China’s Space Station Is Now Manned As Concerns About Its Space Ambitions Grow

The Shenzhou-12 mission put three astronauts aboard the new Tianhe space station module in a display of just how far China’s space program has come.

byBrett Tingley|
China photo


China successfully placed its first crew members aboard its Tiangong space station, which is still under construction. Three taikonauts (astronauts) boarded the Tianhe core space station module in orbit, marking a new milestone in the Middle Kingdom’s rise as a global leader in space. While the launch of the Shenzhou-12 mission is significant on its own right as a demonstration of China’s space program, it also highlights growing concerns about Chinese ambitions in space.

The Shenzhou-12, or “Divine Boat” mission, is the seventh crewed Chinese spaceflight in history and China's first space manned mission since 2016. Three astronauts, Commander Nie Haisheng, Liu Boming and Tang Hongbo, took off aboard a Long March 2F rocket launched from the Jiuquan Satellite Launch Center in Inner Mongolia on June 17. Seven hours after launch, the crew successfully docked with the Tianhe module in low Earth orbit (LEO) at an altitude of around 236 miles. 

The Chinese astronauts will spend three months aboard the Tianhe bringing the module online and conducting tests of its systems ahead of other planned manned missions. Other modules will be added to the Tianhe and expanded into the full Tiangong space station in subsequent launches planned for later this year.

Shenzhou-12 being rolled to its launch site., China News Service/Public Domain

In a statement translated by the BBC, Commander Nie said the mission will be difficult and will help further the goal of establishing a Chinese space station. "We need to set up our new home in space and test a series of new technologies. So, the mission is tough and challenging. I believe with the three of us working closely together, doing thorough and accurate operations, we can overcome our challenges. We have the confidence to complete the mission."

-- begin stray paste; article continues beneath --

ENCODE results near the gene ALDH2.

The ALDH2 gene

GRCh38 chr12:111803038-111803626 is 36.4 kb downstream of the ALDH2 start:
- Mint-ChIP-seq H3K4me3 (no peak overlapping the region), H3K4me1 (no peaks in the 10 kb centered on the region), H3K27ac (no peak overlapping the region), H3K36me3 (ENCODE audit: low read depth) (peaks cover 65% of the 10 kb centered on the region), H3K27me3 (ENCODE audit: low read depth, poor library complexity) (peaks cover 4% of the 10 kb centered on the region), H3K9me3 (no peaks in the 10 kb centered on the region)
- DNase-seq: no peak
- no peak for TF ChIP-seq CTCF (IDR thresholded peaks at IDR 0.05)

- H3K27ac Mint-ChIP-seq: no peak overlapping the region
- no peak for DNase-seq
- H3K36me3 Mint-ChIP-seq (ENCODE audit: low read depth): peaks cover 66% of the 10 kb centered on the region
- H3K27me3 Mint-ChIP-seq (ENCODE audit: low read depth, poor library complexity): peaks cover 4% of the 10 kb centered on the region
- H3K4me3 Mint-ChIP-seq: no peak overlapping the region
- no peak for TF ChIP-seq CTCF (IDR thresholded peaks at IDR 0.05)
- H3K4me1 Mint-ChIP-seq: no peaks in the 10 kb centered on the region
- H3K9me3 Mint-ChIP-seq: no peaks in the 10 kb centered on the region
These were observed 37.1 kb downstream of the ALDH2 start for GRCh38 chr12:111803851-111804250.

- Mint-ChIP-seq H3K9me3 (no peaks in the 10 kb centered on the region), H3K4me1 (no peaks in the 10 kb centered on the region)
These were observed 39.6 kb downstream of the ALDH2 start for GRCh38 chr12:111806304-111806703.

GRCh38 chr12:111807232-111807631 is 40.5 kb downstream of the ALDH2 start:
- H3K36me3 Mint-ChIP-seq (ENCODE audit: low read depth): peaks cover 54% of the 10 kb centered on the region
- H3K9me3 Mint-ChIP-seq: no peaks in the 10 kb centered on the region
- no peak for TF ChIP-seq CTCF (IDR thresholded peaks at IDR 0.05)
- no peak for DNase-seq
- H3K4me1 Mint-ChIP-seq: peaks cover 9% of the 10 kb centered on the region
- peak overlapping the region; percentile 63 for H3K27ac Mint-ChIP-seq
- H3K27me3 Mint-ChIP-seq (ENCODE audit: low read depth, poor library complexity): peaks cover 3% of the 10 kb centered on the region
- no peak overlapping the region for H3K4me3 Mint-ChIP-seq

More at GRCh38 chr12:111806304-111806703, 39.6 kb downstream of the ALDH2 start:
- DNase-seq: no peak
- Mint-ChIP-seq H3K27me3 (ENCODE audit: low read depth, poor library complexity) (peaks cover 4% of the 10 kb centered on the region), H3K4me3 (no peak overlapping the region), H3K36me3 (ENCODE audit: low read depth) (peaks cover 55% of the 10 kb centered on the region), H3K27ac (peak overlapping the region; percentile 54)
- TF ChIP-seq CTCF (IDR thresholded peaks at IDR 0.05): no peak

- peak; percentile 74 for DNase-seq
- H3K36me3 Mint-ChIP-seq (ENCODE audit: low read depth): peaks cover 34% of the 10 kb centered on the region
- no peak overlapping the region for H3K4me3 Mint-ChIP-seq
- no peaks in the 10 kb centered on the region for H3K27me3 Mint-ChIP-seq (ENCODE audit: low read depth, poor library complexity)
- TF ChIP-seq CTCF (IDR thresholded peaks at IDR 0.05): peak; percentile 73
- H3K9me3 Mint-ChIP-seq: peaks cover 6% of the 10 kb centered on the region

Shenzhou-12 marks the second flight to the Tianhe module after it was placed in orbit. An unmanned supply flight docked with the module in May 2021, and two more launches, the unmanned Tianzhou-3 and the manned Shenzhou-13, will follow later this year.

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The 54-foot-long, 14-foot diameter cylindrical Tianhe core module was launched into orbit in April 2021 and includes living quarters for up to three crewmembers, life support systems, and power, propulsion, navigation, and guidance features for the entire Tiangong space station, which is expected to be completed by 2022. The entire module has just 1765 cubic feet of space for all of its equipment and systems in addition three crew members, making the three month stay for these taikonauts fairly spartan in terms of living conditions.

The interior of the Tianhe cabin module, Public Domain

Aside from the Tianhe module, two laboratory cabin modules, the Mengtian and Wentian, will be added to the Tiangong space station in later missions planned for 2022. Both of those modules will expand the station's navigation, propulsion and orientation capabilities in addition to enabling crew members to conduct scientific and technical experiments both inside and outside of the modules. In addition, China plans to launch a companion space telescope capable of independent orbit as well as being able to dock with Tiangong that is claimed to have a viewing angle hundreds of times wider than that of the Hubble Space Telescope. 

Once completed, the Tiangong space station will have a mass roughly one-sixth of the ISS and will measure roughly 60 feet in length. The entire station has just 3,884 cubic feet of habitable space, and can house three astronauts. That makes Tiangong roughly the same size as the retired Russian Mir space station or America's first space station, Skylab. Both of those space stations also had a maximum crew of three.

Public Domain

As progress on Tiangong is being made, the International Space Station (ISS) continues to encounter a range of problems and malfunctions. Just this week, astronauts were unable to conduct a planned installation of new solar panels due to technical issues and spacesuit errors. Last year, the ISS experienced a significant air leak and the breakdown of one of its critical life-support systems. The ISS has been in space for over twenty years now and its age is beginning to show, all while China continues to advance development of its own brand new space station.

The Shenzhou-12 mission comes on the heels of several other recent major milestones for China’s space program. In late 2020, China successfully brought lunar soil and rocks back to Earth that were gathered by its Chang’e 5 lunar rover. In May 2021, China landed the Zhurong rover successfully on Mars to conduct a 90-day mission that includes collecting samples of the red planet's surface and atmosphere. China has also conducted tests of more advanced spaceflight systems, including a reusable space plane similar to the U.S. Air Force’s shadowy X-37B.